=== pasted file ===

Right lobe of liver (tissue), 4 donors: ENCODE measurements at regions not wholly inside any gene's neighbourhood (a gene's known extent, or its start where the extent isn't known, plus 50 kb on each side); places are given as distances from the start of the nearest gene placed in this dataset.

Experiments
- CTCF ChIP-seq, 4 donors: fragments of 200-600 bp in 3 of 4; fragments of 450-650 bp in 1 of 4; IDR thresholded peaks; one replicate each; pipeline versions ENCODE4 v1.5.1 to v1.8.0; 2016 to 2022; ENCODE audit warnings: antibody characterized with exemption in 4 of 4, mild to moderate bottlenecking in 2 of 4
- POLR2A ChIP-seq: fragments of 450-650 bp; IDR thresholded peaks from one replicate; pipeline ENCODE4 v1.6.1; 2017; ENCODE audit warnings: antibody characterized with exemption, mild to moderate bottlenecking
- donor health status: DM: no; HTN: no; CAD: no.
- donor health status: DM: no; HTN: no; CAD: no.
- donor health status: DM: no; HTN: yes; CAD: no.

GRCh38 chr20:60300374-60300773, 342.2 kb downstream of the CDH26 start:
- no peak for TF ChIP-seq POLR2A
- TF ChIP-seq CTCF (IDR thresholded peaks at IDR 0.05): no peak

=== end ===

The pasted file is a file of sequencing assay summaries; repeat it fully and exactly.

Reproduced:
Right lobe of liver (tissue), 4 donors: ENCODE measurements at regions not wholly inside any gene's neighbourhood (a gene's known extent, or its start where the extent isn't known, plus 50 kb on each side); places are given as distances from the start of the nearest gene placed in this dataset.

Experiments
- CTCF ChIP-seq, 4 donors: fragments of 200-600 bp in 3 of 4; fragments of 450-650 bp in 1 of 4; IDR thresholded peaks; one replicate each; pipeline versions ENCODE4 v1.5.1 to v1.8.0; 2016 to 2022; ENCODE audit warnings: antibody characterized with exemption in 4 of 4, mild to moderate bottlenecking in 2 of 4
- POLR2A ChIP-seq: fragments of 450-650 bp; IDR thresholded peaks from one replicate; pipeline ENCODE4 v1.6.1; 2017; ENCODE audit warnings: antibody characterized with exemption, mild to moderate bottlenecking
- donor health status: DM: no; HTN: no; CAD: no.
- donor health status: DM: no; HTN: no; CAD: no.
- donor health status: DM: no; HTN: yes; CAD: no.

GRCh38 chr20:60300374-60300773, 342.2 kb downstream of the CDH26 start:
- no peak for TF ChIP-seq POLR2A
- TF ChIP-seq CTCF (IDR thresholded peaks at IDR 0.05): no peak